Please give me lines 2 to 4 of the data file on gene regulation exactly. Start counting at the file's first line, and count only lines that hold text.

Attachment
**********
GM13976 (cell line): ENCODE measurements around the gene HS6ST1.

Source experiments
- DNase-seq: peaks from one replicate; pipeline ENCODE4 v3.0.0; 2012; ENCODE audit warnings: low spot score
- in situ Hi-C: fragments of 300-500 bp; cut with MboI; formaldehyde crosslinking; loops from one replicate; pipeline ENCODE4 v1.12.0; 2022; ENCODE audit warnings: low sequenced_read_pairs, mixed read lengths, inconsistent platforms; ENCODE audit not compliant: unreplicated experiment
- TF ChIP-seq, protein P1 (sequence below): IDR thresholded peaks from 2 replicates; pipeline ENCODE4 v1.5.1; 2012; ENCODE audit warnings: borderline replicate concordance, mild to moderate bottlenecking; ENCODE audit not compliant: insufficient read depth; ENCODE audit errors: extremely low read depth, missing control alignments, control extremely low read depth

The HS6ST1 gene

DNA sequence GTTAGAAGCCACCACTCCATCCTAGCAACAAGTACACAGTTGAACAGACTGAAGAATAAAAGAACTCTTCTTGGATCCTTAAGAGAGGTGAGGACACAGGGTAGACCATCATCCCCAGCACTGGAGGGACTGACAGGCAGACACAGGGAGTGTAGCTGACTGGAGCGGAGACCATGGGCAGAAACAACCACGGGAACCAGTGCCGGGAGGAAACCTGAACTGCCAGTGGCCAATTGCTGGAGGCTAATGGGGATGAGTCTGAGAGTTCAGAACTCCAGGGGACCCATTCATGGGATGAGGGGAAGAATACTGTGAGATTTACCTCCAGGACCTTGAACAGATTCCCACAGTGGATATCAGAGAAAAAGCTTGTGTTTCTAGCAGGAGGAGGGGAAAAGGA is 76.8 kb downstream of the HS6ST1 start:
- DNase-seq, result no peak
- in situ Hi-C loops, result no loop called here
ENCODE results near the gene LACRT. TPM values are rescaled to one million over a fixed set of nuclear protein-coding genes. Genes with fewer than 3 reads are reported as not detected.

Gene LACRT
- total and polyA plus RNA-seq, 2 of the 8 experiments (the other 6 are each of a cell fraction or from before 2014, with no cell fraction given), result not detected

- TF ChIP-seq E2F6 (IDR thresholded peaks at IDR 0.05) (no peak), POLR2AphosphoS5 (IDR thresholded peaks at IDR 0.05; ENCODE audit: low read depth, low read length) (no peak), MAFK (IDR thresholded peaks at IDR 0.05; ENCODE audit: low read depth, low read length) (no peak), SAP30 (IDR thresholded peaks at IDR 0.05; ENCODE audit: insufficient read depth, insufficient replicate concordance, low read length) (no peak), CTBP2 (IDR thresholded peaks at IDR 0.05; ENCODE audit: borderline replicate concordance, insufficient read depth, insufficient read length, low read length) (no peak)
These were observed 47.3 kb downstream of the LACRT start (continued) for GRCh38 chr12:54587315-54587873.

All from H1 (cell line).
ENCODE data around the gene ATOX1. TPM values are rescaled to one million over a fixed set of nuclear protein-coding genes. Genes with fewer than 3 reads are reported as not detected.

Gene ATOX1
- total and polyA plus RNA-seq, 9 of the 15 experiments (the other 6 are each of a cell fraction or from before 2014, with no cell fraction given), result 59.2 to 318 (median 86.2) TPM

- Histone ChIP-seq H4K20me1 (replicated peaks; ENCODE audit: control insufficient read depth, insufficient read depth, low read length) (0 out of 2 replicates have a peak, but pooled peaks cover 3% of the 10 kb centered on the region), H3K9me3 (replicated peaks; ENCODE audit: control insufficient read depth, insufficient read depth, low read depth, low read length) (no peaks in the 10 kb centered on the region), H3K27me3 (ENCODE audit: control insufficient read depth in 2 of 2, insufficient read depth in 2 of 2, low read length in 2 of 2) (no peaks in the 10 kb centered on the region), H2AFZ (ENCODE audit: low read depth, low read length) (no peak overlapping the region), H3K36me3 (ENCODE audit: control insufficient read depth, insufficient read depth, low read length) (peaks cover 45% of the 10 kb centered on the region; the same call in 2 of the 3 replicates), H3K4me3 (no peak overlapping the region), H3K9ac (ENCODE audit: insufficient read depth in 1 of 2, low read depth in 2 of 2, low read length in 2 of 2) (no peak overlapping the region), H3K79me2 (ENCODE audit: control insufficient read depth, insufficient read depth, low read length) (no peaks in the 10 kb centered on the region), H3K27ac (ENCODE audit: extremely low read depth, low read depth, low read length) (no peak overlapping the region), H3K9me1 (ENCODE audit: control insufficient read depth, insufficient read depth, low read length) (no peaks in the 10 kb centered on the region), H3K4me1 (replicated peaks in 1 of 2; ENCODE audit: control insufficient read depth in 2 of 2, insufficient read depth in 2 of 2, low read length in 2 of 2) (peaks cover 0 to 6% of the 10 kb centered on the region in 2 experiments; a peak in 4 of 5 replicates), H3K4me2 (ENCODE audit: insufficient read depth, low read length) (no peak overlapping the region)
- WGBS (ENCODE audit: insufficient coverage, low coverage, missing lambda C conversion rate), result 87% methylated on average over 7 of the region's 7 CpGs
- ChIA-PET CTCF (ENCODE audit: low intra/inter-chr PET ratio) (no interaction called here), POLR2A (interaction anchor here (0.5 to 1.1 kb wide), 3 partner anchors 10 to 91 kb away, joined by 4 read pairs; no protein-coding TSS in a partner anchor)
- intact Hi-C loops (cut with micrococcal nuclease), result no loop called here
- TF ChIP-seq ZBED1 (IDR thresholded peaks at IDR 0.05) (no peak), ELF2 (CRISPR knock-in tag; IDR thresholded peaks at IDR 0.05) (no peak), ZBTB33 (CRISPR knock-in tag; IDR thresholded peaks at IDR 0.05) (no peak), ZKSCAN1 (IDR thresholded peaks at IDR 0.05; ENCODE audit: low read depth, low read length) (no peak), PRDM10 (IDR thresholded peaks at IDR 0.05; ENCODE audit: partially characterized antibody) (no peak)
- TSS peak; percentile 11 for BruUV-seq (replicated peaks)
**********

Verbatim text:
Source experiments
- DNase-seq: peaks from one replicate; pipeline ENCODE4 v3.0.0; 2012; ENCODE audit warnings: low spot score
- in situ Hi-C: fragments of 300-500 bp; cut with MboI; formaldehyde crosslinking; loops from one replicate; pipeline ENCODE4 v1.12.0; 2022; ENCODE audit warnings: low sequenced_read_pairs, mixed read lengths, inconsistent platforms; ENCODE audit not compliant: unreplicated experiment